Students in EGR 1210: Grand Challenges in Engineering 1, built remotely operated vehicles and tested them in Beck Pool during finals.
Your assignment: Build a remote-controlled vehicle that can scour the ocean depths, tag creatures found there for future study, gauge water conditions and remove man-made debris.
Your base materials: Three 3-inch propellers, zip ties, some foot-long pieces of PVC pipe, electrical wire and all the ingenuity you can muster.
Yes, you may use duct tape.
This was the basic challenge presented to dozens of first-year engineering students as their final project in EGR 1210: Grand Challenges in Engineering I. In designing their remotely operated vehicles — or ROVs — teams of students had to devise which extra materials would help their PVC-framed prototypes best perform the checklist of tasks at the deep end of Beck Pool.
“We came up with a lot of different prototypes, and then we analyzed which ones worked and didn’t work. It was a lot of trial and error,” said Anna Kauffman ’25.
The first-year Grand Challenges courses (engineering majors take EGR 1230: Grand Challenges in Engineering II in the spring) are built around the National Academy of Engineering’s 14 Grand Challenges for Engineering in the 21st century. They include initiatives around solar energy and cybersecurity, health informatics and medicine, access to clean water and more. The ROV assignment is based on Grand Challege 14: Engineer the Tools of Scientific Discovery.
Testing their designs meant experimenting in a large tank in the Hampl Workshop and, in final stages, in Elon’s fountains.
But conditions in a pool and a fountain differ more than you might expect. Electrical wiring fails more often in open water. Joints come unhinged as a vehicle moves against the small currents in deep pool. Increased water pressure affects buoyancy and propellers’ efficacy. That means real-time troubleshooting poolside, with teams taping, tying, cutting and rebuilding their ROVs under the pressure of a time-limit.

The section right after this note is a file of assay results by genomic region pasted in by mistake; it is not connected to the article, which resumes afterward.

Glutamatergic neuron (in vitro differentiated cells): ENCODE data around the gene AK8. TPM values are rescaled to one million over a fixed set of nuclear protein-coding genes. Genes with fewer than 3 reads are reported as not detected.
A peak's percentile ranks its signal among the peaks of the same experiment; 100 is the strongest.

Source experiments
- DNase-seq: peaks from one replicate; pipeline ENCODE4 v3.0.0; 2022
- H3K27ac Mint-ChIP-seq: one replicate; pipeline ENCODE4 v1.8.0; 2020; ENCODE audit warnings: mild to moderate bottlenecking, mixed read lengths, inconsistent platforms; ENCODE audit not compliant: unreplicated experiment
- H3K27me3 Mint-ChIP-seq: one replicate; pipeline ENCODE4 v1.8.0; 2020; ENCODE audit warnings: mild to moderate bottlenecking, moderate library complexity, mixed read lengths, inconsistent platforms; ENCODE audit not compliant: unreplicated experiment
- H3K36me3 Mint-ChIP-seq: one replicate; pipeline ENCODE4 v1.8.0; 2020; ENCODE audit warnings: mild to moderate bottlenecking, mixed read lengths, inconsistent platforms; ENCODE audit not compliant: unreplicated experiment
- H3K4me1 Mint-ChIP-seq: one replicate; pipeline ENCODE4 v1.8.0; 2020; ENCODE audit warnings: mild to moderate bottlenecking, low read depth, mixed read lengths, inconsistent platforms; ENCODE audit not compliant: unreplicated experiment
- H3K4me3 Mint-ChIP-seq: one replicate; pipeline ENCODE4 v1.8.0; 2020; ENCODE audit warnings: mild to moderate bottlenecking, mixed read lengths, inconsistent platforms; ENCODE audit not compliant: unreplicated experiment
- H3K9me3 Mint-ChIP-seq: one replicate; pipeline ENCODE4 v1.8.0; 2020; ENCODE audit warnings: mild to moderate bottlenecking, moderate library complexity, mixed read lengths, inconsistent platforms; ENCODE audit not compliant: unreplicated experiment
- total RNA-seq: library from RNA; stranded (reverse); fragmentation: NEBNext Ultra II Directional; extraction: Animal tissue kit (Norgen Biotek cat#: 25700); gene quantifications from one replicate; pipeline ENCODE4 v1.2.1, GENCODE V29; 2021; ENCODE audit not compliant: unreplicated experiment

Jake Dyer’s team used the head of a small rake to carry tags to and from the model whale shark at the bottom of the pool. Just before their plunge, the rake attachment broke.
“We had to use electrical tape to wrap around it. Then we had to adjust the buoyancy. It was hard to bring it back up from underwater but fixing all that on-the-fly worked in our favor,” Dyer said.
The ROV project is valuable in developing thoughtful engineers from several angles, said Assistant Professor of Engineering Will Pluer. Besides from being fun to create, they are a model of hands-on collaboration. Students learn basic circuit-building and soldering, and make iterative improvements as they test for crucial balance and buoyancy.
“The ROV is something students have probably never done before, and most haven’t even seen something like it. This means they don’t bring any preconceived ideas to it and have to figure it out themselves,” Pluer said. “The thinking through and changing designs on-the-fly poolside in this project are particularly challenging to students who are methodical and want to get everything just right. Quick problem-solving to finally achieve an objective can be really rewarding, though.”
Parris Lowery ’25 said the course and project taught him time-management skills and the opportunity to look ahead to future projects and challenges as he pursues an engineering degree with a biomedical concentration.
“I’m glad it’s finals and I’m ready to overcome this challenge,” Lowery said. “We knew we had to get this done, and we came out a little bit ahead of schedule so this was good.”